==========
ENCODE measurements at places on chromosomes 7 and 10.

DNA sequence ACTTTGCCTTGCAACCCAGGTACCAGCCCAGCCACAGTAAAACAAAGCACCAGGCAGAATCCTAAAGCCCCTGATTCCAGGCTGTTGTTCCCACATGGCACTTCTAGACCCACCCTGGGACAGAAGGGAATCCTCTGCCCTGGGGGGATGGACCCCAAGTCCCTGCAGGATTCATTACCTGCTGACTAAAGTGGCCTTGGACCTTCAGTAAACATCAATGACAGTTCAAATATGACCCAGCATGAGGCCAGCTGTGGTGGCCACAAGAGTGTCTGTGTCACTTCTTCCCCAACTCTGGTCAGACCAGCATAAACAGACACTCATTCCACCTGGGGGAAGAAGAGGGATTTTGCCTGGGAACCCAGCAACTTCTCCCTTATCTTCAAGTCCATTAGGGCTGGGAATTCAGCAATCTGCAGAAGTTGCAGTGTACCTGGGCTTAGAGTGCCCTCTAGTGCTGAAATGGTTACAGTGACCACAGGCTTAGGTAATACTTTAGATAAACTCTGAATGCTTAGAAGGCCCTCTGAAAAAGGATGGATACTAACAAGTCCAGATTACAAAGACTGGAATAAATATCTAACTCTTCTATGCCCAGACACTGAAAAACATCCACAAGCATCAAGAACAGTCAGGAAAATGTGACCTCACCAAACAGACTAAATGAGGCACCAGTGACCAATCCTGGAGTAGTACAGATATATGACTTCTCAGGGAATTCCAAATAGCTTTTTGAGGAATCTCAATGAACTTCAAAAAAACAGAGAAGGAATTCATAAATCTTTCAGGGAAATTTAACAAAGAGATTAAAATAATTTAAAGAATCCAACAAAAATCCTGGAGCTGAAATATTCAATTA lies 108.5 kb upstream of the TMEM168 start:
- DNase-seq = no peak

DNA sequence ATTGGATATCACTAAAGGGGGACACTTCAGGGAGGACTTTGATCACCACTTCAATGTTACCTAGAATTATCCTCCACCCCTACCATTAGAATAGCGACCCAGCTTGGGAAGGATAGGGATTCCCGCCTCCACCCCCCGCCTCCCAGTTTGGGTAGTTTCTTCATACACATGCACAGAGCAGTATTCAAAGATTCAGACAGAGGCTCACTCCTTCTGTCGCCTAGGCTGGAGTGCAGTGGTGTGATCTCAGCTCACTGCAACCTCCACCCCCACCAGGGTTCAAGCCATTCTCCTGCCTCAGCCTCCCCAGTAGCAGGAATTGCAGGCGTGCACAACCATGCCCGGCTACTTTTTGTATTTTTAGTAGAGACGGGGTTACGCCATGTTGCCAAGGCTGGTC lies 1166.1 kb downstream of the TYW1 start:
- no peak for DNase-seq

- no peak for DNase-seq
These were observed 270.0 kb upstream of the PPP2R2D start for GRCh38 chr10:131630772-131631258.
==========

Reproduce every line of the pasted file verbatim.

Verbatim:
ENCODE measurements at places on chromosomes 7 and 10.

DNA sequence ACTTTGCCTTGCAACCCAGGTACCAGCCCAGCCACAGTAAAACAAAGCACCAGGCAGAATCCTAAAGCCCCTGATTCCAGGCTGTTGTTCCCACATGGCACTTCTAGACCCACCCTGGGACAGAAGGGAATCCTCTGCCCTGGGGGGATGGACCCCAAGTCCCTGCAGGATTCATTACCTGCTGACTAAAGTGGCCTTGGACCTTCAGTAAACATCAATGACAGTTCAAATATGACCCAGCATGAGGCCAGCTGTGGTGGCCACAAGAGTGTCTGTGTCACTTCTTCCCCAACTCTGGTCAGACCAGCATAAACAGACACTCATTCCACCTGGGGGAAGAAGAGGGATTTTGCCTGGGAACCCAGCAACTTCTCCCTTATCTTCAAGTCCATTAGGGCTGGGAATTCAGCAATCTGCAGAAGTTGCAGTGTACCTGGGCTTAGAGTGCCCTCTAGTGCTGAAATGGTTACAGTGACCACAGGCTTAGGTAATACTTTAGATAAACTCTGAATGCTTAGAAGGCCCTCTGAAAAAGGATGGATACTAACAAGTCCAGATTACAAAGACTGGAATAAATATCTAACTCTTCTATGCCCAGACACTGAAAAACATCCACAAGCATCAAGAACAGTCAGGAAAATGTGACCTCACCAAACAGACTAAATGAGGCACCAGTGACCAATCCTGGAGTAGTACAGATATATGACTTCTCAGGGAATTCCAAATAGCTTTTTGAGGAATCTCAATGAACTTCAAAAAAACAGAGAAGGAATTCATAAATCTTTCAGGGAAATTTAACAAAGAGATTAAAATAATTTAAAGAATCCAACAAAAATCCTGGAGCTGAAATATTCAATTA lies 108.5 kb upstream of the TMEM168 start:
- DNase-seq = no peak

DNA sequence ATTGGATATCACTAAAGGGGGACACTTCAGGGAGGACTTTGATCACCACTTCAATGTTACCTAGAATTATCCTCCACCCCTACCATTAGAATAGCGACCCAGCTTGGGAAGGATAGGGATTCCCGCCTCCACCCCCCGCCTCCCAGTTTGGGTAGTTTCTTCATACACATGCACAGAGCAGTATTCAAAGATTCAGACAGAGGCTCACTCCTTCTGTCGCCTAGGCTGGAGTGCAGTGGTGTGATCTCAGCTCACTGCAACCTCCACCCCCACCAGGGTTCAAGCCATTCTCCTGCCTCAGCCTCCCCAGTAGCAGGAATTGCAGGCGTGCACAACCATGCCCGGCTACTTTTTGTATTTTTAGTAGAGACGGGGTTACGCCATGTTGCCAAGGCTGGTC lies 1166.1 kb downstream of the TYW1 start:
- no peak for DNase-seq

- no peak for DNase-seq
These were observed 270.0 kb upstream of the PPP2R2D start for GRCh38 chr10:131630772-131631258.